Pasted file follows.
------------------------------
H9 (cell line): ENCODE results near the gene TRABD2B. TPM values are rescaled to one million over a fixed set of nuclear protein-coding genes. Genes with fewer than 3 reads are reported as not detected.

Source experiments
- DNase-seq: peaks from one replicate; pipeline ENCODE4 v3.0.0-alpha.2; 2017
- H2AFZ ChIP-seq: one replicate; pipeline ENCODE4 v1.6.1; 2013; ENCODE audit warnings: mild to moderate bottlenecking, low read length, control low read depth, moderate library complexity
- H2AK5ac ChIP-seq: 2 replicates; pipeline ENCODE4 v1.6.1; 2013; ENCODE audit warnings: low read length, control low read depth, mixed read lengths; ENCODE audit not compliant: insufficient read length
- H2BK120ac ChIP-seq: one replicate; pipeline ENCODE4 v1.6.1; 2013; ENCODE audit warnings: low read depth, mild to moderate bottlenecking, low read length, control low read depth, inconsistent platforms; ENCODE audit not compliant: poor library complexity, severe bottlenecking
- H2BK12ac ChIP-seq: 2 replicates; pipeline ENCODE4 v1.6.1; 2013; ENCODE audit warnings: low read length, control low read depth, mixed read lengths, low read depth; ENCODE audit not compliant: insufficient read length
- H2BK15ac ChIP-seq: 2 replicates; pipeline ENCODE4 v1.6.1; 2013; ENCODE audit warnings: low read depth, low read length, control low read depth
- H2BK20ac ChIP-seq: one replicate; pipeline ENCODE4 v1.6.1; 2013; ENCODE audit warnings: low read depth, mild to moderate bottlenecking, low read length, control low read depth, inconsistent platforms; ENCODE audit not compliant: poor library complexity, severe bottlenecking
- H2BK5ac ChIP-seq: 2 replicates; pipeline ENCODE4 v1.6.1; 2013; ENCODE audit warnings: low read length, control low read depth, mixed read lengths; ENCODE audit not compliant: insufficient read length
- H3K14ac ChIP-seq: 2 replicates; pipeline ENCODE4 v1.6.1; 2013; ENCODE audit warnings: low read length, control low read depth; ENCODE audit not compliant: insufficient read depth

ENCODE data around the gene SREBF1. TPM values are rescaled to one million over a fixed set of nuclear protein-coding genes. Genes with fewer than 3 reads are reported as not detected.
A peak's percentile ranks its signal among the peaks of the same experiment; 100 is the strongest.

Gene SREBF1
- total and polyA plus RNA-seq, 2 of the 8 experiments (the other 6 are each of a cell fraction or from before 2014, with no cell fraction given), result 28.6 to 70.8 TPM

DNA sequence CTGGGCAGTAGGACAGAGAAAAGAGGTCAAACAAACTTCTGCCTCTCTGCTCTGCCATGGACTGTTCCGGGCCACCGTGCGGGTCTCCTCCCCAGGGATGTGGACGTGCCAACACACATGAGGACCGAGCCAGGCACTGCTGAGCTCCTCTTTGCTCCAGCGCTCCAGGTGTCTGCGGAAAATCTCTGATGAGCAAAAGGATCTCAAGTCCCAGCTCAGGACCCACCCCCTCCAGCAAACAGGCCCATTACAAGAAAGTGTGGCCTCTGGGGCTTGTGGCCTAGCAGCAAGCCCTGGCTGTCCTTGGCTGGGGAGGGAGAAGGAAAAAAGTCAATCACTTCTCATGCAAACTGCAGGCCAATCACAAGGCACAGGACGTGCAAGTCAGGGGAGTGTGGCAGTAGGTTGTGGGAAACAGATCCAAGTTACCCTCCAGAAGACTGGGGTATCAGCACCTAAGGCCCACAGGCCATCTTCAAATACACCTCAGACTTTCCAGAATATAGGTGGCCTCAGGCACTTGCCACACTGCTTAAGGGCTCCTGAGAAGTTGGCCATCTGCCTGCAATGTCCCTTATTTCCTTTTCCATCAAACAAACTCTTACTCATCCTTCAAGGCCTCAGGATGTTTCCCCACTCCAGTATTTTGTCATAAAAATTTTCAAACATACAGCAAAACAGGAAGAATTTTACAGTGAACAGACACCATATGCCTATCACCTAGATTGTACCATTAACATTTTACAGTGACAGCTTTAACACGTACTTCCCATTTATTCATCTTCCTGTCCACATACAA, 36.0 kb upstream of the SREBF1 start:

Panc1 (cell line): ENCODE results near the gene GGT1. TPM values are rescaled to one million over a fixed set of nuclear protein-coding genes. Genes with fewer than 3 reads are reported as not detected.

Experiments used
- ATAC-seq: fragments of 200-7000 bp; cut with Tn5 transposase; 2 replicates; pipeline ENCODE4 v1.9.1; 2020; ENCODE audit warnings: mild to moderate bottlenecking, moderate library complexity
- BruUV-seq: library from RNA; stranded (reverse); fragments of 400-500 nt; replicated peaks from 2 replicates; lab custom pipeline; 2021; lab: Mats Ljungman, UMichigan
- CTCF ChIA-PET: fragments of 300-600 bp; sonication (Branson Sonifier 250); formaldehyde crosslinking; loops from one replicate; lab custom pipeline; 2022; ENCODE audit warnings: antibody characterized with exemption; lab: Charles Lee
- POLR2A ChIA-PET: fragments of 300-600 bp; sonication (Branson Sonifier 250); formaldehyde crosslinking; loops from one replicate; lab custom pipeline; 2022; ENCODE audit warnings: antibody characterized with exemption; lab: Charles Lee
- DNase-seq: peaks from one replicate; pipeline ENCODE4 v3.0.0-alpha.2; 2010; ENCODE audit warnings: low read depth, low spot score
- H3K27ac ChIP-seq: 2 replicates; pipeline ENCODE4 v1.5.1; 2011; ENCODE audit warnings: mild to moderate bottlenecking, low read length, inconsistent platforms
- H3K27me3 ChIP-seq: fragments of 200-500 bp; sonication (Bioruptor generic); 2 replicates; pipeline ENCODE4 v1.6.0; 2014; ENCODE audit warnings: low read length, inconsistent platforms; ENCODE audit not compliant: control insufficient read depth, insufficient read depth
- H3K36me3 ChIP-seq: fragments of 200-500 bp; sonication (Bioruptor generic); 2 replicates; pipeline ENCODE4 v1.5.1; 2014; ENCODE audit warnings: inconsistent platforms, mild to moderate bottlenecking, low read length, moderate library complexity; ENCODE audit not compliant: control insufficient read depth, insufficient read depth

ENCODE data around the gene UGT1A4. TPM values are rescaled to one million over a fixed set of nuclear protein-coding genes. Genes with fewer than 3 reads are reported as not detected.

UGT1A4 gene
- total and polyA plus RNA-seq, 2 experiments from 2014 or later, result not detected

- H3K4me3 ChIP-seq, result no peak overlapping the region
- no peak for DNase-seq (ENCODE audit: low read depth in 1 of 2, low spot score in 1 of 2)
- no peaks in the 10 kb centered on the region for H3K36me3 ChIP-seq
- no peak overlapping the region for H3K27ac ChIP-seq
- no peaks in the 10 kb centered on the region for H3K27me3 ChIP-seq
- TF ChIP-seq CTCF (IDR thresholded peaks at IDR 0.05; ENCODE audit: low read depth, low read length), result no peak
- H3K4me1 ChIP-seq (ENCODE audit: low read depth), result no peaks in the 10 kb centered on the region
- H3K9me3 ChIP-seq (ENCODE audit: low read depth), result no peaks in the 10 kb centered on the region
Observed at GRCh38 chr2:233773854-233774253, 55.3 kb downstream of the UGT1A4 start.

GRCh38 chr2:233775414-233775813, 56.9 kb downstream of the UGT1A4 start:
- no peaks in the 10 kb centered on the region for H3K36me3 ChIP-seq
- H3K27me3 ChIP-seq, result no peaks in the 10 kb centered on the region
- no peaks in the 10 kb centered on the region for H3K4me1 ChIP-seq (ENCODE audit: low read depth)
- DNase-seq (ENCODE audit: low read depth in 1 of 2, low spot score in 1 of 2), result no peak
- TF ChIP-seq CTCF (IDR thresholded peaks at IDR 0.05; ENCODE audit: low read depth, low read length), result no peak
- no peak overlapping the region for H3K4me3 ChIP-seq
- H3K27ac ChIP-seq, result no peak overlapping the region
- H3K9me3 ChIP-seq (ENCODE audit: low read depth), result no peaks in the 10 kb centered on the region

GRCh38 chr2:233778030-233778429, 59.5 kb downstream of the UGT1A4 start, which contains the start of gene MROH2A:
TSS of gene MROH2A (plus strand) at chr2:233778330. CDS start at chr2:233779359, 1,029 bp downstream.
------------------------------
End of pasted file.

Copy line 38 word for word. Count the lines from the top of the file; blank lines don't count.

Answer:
Observed at GRCh38 chr2:233773854-233774253, 55.3 kb downstream of the UGT1A4 start.